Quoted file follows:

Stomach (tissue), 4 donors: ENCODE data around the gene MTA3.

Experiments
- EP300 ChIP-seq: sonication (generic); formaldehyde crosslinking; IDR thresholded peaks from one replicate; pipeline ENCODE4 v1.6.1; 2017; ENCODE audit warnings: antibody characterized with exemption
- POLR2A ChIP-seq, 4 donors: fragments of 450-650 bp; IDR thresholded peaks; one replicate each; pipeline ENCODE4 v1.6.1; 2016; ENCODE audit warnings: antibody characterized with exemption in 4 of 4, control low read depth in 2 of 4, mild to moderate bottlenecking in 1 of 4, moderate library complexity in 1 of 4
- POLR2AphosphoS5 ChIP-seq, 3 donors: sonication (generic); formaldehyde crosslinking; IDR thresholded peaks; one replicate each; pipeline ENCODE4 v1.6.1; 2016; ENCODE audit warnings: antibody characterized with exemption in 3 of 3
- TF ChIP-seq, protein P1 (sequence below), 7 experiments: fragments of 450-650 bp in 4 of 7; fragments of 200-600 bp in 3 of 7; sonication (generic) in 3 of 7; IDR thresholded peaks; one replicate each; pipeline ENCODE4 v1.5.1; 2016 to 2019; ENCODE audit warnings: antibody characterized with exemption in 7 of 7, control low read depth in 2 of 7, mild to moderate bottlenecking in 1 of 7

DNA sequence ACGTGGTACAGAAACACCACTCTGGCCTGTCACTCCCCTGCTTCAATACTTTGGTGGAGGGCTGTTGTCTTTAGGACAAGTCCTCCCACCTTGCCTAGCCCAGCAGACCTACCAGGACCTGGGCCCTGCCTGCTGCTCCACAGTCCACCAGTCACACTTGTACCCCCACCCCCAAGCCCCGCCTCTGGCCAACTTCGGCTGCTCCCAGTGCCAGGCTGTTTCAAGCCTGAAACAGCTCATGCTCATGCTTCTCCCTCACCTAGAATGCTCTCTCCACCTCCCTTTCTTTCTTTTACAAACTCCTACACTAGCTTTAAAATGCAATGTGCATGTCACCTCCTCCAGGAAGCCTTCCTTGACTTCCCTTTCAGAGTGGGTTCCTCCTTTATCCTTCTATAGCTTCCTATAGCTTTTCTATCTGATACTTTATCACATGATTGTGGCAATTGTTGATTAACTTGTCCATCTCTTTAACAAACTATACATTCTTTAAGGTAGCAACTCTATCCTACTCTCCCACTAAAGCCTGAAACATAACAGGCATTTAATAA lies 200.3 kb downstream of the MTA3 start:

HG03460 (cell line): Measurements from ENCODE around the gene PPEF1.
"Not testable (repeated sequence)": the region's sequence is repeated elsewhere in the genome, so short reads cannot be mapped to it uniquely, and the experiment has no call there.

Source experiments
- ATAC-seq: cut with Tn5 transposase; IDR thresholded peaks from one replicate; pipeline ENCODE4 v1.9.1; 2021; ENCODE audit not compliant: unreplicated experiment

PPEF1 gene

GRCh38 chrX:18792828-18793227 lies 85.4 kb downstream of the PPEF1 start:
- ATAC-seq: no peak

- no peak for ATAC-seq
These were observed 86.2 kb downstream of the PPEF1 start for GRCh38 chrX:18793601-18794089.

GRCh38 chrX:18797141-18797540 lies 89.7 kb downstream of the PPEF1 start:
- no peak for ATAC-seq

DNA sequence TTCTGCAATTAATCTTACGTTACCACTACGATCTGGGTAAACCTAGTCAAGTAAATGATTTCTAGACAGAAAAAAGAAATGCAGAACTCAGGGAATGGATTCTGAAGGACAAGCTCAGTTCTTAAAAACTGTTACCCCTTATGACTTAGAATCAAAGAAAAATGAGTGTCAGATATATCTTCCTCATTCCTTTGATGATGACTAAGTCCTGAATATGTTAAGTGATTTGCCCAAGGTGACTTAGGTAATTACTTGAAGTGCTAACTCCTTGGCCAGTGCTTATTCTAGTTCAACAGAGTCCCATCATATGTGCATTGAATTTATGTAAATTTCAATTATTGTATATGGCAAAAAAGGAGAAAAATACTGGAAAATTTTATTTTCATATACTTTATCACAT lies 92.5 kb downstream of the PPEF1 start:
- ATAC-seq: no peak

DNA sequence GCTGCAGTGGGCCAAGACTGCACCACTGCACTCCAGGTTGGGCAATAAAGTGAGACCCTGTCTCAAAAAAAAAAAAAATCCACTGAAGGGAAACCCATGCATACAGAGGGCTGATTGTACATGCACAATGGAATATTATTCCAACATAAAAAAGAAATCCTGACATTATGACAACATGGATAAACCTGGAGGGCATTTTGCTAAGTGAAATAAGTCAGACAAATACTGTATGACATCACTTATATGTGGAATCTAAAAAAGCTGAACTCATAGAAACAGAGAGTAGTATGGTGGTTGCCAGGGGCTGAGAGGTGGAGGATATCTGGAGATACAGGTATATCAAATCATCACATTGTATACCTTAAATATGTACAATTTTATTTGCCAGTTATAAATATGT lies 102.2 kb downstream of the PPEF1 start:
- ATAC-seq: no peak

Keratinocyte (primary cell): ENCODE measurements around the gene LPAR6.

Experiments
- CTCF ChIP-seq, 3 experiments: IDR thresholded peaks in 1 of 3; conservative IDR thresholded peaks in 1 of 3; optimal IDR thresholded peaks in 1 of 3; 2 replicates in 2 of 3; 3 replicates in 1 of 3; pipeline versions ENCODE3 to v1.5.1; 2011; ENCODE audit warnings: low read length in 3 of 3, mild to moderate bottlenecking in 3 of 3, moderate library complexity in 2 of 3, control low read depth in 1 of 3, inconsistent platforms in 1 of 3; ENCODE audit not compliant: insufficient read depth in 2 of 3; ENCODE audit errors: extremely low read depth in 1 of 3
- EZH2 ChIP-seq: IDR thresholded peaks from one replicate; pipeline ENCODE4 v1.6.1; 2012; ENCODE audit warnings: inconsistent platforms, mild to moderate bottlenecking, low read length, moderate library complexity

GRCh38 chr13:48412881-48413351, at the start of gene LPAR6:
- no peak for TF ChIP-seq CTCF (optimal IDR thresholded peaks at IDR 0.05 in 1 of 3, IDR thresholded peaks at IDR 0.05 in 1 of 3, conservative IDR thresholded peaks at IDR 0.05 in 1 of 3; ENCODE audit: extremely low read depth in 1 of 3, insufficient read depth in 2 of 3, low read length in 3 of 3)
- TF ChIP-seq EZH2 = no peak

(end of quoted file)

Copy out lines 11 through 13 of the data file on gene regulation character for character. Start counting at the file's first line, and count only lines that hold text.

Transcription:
- ATAC-seq: cut with Tn5 transposase; IDR thresholded peaks from one replicate; pipeline ENCODE4 v1.9.1; 2021; ENCODE audit not compliant: unreplicated experiment

PPEF1 gene

GRCh38 chrX:18792828-18793227 lies 85.4 kb downstream of the PPEF1 start: